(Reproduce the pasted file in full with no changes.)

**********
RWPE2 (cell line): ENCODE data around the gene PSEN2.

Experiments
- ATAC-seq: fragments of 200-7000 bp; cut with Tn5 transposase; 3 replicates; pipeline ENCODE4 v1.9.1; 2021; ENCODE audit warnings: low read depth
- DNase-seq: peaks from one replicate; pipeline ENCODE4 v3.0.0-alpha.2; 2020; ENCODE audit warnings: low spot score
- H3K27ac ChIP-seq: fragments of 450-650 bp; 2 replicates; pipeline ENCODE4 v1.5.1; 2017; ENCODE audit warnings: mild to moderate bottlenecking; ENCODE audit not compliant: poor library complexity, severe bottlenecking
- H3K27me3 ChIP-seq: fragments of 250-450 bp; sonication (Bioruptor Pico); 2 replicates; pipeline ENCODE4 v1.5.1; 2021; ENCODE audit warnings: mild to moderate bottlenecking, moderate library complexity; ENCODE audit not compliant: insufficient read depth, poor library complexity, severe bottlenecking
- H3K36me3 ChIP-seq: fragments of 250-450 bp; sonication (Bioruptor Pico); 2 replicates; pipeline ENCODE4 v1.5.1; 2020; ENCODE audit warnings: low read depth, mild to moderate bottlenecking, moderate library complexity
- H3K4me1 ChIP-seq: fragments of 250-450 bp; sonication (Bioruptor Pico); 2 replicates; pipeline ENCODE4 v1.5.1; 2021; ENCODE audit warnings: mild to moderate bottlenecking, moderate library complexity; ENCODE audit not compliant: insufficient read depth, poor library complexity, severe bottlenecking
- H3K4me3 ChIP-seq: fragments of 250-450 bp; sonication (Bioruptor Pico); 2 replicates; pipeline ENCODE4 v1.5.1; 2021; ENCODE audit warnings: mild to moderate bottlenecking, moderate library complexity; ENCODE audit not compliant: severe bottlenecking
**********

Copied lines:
RWPE2 (cell line): ENCODE data around the gene PSEN2.

Experiments
- ATAC-seq: fragments of 200-7000 bp; cut with Tn5 transposase; 3 replicates; pipeline ENCODE4 v1.9.1; 2021; ENCODE audit warnings: low read depth
- DNase-seq: peaks from one replicate; pipeline ENCODE4 v3.0.0-alpha.2; 2020; ENCODE audit warnings: low spot score
- H3K27ac ChIP-seq: fragments of 450-650 bp; 2 replicates; pipeline ENCODE4 v1.5.1; 2017; ENCODE audit warnings: mild to moderate bottlenecking; ENCODE audit not compliant: poor library complexity, severe bottlenecking
- H3K27me3 ChIP-seq: fragments of 250-450 bp; sonication (Bioruptor Pico); 2 replicates; pipeline ENCODE4 v1.5.1; 2021; ENCODE audit warnings: mild to moderate bottlenecking, moderate library complexity; ENCODE audit not compliant: insufficient read depth, poor library complexity, severe bottlenecking
- H3K36me3 ChIP-seq: fragments of 250-450 bp; sonication (Bioruptor Pico); 2 replicates; pipeline ENCODE4 v1.5.1; 2020; ENCODE audit warnings: low read depth, mild to moderate bottlenecking, moderate library complexity
- H3K4me1 ChIP-seq: fragments of 250-450 bp; sonication (Bioruptor Pico); 2 replicates; pipeline ENCODE4 v1.5.1; 2021; ENCODE audit warnings: mild to moderate bottlenecking, moderate library complexity; ENCODE audit not compliant: insufficient read depth, poor library complexity, severe bottlenecking
- H3K4me3 ChIP-seq: fragments of 250-450 bp; sonication (Bioruptor Pico); 2 replicates; pipeline ENCODE4 v1.5.1; 2021; ENCODE audit warnings: mild to moderate bottlenecking, moderate library complexity; ENCODE audit not compliant: severe bottlenecking